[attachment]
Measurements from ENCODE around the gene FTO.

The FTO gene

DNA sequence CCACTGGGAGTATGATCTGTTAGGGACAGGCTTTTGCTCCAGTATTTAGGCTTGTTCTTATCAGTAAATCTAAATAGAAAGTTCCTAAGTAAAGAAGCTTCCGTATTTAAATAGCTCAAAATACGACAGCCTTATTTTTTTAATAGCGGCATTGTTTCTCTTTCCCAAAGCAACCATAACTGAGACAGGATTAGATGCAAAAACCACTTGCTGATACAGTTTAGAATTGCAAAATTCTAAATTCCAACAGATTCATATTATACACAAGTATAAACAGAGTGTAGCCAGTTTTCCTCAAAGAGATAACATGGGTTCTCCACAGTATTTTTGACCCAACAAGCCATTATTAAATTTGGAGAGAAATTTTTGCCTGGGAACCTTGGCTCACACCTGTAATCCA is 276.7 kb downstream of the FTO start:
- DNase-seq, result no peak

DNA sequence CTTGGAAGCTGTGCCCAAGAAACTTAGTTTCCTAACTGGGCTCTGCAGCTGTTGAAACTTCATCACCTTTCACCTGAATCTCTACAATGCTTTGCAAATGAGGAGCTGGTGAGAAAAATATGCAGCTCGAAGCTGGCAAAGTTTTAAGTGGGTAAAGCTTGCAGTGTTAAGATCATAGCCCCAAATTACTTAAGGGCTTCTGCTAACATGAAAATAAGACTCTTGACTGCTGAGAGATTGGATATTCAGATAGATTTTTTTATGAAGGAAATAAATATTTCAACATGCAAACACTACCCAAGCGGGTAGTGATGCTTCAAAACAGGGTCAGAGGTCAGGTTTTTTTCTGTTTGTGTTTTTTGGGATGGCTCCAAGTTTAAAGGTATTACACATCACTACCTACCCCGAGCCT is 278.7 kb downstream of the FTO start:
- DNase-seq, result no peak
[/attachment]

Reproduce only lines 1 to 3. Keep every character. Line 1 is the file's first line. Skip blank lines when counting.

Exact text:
Measurements from ENCODE around the gene FTO.

The FTO gene

DNA sequence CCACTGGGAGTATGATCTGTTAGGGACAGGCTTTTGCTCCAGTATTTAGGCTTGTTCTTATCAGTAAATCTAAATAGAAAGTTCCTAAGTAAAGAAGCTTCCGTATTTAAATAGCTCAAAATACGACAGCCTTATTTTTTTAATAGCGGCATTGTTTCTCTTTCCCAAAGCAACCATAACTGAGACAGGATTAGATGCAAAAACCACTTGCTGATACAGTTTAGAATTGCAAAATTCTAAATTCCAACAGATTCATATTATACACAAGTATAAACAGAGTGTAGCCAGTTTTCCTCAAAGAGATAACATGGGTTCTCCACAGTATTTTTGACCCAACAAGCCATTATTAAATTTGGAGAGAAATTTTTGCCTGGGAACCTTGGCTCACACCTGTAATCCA is 276.7 kb downstream of the FTO start: